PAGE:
Bangladesh Election: Hasina Seeks Fifth Term Amid Opposition Boycott

Low Turnout and Allegations of Inducements Mark the Voting Day, Amplifying Political Tensions and International Scrutiny.
Bangladesh Election: Hasina Seeks Fifth Term Amid Opposition Boycott
Bangladesh Election: Hasina Seeks Fifth Term Amid Opposition Boycott
Masum Billah, Dhaka

Bangladesh witnessed a pivotal election on Sunday as voters cast ballots in a contest expected to secure a fifth term for Prime Minister Sheikh Hasina. The election unfolded amidst controversy, with the opposition, led by the Bangladesh Nationalist Party (BNP), boycotting the process, denouncing it as a "sham." Hasina, while advocating for democratic participation, faced accusations of a crackdown on opposition and human rights abuses.

Early signs pointed to a low voter turnout, with reports emerging of inducements, including threats to confiscate government benefit cards necessary for welfare payments if voters did not support the ruling Awami League. At one polling station in Dhaka, only three people had voted in the initial 30 minutes, reflecting potential disillusionment among the electorate.

Months of protests by the BNP and other parties leading up to the election highlighted political tensions. The BNP claimed a significant number of arrests, stating that about 25,000 of its members, including the entire local leadership, were detained during the crackdown. The government disputed this figure, reporting 11,000 arrests.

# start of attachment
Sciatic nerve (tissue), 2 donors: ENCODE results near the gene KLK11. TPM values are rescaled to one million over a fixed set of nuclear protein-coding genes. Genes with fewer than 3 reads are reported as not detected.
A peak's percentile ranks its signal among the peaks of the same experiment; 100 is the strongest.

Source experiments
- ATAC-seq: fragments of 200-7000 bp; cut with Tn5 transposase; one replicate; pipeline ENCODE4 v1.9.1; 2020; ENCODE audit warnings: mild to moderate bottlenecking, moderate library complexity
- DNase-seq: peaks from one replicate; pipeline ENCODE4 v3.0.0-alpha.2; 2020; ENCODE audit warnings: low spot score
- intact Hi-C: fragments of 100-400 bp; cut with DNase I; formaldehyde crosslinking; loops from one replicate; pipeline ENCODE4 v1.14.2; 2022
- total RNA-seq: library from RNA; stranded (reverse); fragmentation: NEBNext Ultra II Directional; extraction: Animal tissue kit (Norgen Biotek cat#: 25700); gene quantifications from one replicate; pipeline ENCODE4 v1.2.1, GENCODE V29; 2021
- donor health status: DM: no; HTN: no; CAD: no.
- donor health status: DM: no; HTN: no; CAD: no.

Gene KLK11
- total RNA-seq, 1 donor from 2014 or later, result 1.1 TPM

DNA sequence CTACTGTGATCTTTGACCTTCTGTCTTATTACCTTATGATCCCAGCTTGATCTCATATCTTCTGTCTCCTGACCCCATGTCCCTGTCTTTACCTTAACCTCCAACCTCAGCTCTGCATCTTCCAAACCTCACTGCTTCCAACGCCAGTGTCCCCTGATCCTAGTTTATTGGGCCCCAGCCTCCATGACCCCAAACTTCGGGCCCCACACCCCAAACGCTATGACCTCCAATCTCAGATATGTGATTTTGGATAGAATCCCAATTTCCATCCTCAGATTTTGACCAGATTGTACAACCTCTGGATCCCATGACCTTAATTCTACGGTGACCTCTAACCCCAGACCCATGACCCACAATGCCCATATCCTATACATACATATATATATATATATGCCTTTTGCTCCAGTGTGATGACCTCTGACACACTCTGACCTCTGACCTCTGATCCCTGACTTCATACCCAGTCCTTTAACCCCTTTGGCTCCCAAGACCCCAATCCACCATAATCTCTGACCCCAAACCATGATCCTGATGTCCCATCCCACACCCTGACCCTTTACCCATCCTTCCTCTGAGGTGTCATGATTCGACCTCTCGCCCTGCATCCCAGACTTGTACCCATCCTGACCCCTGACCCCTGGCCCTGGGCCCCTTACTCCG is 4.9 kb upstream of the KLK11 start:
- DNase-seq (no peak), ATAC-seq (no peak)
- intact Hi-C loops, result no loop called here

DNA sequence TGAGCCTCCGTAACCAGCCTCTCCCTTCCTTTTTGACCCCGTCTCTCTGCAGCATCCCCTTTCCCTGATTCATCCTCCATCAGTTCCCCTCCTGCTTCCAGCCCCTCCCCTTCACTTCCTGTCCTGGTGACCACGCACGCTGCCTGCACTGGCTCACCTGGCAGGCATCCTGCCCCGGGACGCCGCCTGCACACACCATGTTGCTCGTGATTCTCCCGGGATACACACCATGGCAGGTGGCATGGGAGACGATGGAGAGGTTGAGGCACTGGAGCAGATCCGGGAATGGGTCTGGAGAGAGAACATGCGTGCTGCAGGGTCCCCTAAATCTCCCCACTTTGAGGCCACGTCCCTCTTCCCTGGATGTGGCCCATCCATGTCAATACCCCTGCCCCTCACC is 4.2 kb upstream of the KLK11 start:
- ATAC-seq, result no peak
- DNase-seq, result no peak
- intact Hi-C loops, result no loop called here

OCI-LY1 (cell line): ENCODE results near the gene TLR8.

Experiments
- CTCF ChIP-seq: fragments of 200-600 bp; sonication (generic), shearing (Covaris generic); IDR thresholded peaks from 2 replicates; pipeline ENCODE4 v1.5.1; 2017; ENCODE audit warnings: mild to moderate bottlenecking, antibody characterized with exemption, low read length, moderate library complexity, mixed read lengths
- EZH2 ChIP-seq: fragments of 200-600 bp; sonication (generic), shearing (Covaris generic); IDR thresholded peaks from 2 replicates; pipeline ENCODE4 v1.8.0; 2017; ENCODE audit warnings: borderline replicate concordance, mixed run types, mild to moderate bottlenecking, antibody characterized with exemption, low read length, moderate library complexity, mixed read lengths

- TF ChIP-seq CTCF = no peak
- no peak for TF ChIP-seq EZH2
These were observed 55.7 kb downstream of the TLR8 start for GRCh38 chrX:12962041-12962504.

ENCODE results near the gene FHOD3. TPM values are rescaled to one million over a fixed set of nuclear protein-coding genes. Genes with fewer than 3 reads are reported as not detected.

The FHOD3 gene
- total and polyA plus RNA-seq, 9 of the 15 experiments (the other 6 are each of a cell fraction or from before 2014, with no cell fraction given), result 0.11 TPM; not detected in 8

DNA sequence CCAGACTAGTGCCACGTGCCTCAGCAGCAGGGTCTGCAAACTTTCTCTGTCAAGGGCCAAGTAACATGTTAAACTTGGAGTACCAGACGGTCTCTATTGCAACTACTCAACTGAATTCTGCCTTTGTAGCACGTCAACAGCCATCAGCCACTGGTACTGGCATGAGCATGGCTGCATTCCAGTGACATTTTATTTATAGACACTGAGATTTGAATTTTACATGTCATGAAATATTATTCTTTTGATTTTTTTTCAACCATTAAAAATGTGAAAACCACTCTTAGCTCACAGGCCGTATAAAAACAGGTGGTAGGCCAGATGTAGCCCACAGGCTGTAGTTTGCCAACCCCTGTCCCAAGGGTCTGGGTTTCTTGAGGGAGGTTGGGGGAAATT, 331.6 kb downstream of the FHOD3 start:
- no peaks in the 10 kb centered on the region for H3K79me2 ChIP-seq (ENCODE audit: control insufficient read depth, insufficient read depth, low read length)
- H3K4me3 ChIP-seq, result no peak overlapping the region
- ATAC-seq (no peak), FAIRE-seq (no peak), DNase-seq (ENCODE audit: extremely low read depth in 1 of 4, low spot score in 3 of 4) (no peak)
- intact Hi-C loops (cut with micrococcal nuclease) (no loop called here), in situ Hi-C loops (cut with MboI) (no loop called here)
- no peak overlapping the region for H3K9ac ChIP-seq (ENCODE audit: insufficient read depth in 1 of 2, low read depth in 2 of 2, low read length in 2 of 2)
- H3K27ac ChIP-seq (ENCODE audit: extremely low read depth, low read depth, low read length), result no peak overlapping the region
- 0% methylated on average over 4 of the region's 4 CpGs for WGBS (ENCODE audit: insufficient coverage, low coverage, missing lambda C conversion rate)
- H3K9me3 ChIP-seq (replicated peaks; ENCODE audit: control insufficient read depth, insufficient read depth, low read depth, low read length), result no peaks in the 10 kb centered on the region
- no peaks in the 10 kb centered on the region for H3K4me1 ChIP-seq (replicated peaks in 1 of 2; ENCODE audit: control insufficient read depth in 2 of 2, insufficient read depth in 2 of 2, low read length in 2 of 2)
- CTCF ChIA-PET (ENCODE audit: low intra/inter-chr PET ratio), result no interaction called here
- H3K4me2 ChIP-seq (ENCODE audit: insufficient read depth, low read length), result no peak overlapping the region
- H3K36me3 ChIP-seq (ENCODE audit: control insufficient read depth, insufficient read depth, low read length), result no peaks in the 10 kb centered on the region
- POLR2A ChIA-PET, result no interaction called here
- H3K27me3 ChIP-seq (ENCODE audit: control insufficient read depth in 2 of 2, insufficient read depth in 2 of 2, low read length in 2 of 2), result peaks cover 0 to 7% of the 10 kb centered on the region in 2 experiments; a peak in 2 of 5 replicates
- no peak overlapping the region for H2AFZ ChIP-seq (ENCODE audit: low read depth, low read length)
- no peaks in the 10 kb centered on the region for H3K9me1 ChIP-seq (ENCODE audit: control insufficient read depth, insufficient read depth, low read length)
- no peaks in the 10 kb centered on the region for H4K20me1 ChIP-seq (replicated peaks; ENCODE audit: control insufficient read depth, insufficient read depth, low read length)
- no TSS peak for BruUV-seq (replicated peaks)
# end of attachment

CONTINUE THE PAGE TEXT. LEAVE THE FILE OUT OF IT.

The historic rivalry between Hasina and Khaleda Zia, absent due to health issues, dominated Bangladeshi politics. Zia's son, Tarique Rahman, led the BNP from London, echoing the opposition's refusal to participate in what they deemed a "sham election."

International scrutiny intensified as the US sanctioned a police unit accused of extrajudicial actions. Economic challenges, including wage stagnation in the garment sector, further fueled discontent among the population.

Pierre Prakash of the International Crisis Group noted a decline in Hasina's popularity, underscoring concerns about limited avenues for expression at the ballot box. The election commission deployed a substantial security force of 175,000 police officers and over 515,000 members of the Ansar reserve force to maintain order.

With polls open until 5 pm (1200 GMT) and results expected after midnight, the outcome remains uncertain. The economic backdrop, including disruptions in the garment sector, poses additional challenges for Hasina's government in addressing the diverse needs of Bangladesh's population.

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